Cézanne … The Thing That Persists

July 27, 2017

Paul Cezanne, The Basket of Apples, c. 1893
(Art Institute of Chicago)

Let’s talk about Cezanne.

I spent a few weeks in Chicago earlier this summer and had a chance to take some long looks at paintings by Cézanne at the Art Institute of Chicago. Visually, these paintings are forceful and deeply satisfying, but what I find to be especially compelling are the ideas they embody.

First, a contrast.

Cézanne followed the Impressionists and absorbed some of their ideas, but ultimately went in a different direction, choosing to pursue substance over surface. The Impressionists wanted to capture the fleeting moment—what something looks like right now rather than an hour ago or a month from now. They focused on the way the light plays off the surfaces, because it’s the surface that changes as the light shifts according to the time of day, the weather, the season.

Cézanne was more interested in that which persisted even while the light changed—the thingy-ness of the thing. Here, it’s the round firmness of the apple, the smooth solidity of the bottle, the dry crispness of the biscuits. The cloth, for example, is not simple a backdrop for the fruit; Cézanne makes it substantive. It has a real presence as it bunches up around the fruit. These things are real, solid objects in a physical space, not just a collection of surfaces for the transitory effects of color and light.

This choice gets at a philosophical difference regarding metaphysics, or what is really real.

What is more real: the way we perceive things from our specific and subjective point of view or the way those things actually are apart from our perception of them? Cézanne seems to assert that truth is found in the thing that persists, not in shifting perceptions. I appreciate the Impressionists’ awareness that modern life is inherently superficial and ephemeral. They capture not only images that are fleeting, but also the “reality” of subjective experience, all in the guise of pretty pictures.

But Cézanne rejects their interest in surfaces, which are ultimately empty, even meaningless. Instead, he tries to convey the substance that exists behind the surfaces. That substance is what is real because it is the thing that persists—it is both consistent and universal. That’s what is true.

This extends beyond how he paints individual objects to how he approaches the overall composition—the structure of the painting itself. The strong diagonal, firmly planted on a broad horizontal base and balanced with the vertical and horizontal elements of the bottle and biscuits. It is both stable and dynamic, precisely because he draws upon the time-honored fundamental principles of composition.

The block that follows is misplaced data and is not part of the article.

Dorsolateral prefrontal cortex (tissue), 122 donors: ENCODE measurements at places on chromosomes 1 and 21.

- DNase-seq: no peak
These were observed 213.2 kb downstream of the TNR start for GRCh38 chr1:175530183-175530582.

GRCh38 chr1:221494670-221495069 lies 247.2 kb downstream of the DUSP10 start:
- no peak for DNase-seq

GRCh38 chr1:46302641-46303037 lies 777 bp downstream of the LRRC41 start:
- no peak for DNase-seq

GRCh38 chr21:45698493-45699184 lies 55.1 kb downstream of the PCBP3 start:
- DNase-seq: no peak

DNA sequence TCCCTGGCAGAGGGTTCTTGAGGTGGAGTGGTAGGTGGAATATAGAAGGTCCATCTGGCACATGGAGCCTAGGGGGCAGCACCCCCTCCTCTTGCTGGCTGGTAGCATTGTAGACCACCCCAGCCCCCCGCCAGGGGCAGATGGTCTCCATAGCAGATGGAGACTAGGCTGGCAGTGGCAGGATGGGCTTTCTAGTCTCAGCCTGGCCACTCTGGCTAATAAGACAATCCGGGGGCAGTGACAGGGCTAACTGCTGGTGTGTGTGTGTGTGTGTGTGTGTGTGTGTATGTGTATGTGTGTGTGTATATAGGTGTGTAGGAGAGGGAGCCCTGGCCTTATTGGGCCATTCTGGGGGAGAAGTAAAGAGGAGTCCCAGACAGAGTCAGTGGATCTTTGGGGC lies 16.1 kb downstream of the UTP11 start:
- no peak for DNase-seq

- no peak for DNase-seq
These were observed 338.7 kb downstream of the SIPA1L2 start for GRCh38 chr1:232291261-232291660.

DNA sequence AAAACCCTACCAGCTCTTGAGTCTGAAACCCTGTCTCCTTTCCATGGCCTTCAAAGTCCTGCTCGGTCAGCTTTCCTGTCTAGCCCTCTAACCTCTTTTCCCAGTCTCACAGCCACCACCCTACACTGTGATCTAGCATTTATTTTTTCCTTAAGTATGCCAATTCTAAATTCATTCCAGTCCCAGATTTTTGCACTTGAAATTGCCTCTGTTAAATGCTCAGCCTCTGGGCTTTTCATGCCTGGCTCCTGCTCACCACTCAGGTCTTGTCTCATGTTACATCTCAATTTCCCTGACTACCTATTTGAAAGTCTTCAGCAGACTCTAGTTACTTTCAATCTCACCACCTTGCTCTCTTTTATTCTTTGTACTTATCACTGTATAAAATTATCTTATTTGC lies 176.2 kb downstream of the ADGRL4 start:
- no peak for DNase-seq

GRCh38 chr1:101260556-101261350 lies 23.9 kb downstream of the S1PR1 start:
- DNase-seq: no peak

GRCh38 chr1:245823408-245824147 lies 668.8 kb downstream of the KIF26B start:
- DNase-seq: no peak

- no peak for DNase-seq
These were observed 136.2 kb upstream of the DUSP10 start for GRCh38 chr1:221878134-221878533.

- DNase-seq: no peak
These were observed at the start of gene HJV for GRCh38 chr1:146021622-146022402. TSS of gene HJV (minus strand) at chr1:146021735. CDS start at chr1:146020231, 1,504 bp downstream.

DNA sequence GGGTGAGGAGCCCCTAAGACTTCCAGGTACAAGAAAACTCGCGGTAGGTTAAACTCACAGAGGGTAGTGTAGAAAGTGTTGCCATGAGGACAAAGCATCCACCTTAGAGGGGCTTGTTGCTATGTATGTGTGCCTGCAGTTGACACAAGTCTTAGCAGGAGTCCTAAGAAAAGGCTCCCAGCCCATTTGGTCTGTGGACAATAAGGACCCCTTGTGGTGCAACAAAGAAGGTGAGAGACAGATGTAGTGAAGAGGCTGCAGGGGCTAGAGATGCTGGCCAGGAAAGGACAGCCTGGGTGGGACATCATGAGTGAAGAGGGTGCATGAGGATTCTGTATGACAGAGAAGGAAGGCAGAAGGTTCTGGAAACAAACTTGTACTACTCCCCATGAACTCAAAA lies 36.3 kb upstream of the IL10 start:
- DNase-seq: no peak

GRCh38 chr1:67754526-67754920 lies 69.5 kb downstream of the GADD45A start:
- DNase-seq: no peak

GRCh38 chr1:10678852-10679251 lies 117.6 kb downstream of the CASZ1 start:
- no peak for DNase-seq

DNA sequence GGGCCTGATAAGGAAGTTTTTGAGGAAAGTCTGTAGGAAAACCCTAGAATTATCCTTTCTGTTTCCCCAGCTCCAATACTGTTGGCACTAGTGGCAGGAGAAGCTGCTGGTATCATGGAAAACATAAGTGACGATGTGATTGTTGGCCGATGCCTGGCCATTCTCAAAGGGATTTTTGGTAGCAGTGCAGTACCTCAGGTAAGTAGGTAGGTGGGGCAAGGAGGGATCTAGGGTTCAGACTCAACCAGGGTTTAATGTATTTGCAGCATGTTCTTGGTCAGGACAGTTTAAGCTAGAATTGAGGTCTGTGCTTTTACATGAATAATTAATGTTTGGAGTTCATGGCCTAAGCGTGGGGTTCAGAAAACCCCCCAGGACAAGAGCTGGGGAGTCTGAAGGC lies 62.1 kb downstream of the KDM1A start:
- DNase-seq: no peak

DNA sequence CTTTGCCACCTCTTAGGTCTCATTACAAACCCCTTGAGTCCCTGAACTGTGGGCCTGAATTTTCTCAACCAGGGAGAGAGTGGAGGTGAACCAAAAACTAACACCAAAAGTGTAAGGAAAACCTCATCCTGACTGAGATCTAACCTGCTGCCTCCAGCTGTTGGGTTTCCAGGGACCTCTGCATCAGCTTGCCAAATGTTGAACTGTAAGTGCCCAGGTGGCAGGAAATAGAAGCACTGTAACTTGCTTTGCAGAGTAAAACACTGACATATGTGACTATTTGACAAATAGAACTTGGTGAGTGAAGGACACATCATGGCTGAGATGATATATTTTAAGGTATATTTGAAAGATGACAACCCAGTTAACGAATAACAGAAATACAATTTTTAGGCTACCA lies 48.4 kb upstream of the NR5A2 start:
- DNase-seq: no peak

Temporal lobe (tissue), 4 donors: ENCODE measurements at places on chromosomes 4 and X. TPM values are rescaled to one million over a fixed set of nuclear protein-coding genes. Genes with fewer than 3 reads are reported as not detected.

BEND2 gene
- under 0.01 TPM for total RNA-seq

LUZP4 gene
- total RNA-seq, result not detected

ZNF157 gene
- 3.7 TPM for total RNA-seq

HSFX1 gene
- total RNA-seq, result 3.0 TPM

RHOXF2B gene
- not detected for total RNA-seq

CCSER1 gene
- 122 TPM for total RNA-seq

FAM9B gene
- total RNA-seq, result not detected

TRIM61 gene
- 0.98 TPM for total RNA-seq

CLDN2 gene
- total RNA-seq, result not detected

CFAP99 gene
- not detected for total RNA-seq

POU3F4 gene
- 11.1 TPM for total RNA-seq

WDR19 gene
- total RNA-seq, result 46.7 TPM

When I look at an Impressionist still-life, I see shimmery, effervescent forms that could dissolve in a moment. But in Cézanne’s I feel as if I can reach into that painting, grab a hold of that fruit, and sink my teeth into it. It’s satisfying.

Perhaps it’s satisfying precisely because I am keenly aware of how subjective experience determines our understanding of truth. We can’t escape our point of view entirely, so knowing objective truth seems virtually impossible.

But at the same time, I long for truth to be objectively known. I want to know. I want others to know.

So Cézanne offers a compelling vision. Forget all the subjective surfaces, and trust that truth—real objective truth—is real, persistent, steady, and compelling. It’s as real as that taut round pear or that starched linen tablecloth. Hold on to that.

And take that, Impressionists. Ha.


One Response to “Cézanne … The Thing That Persists”

  1. Obviously, you are not a Buddhist, nor a physicist. Your solid apple is a mass of energy, millions, trillions of subatomic particles spinning around each other in ever changing patterns. The solid nature of Cezanne’s apple is as much an illusion as Monet’s shimmering landscapes. The only constant, the only truth is never-ending change.

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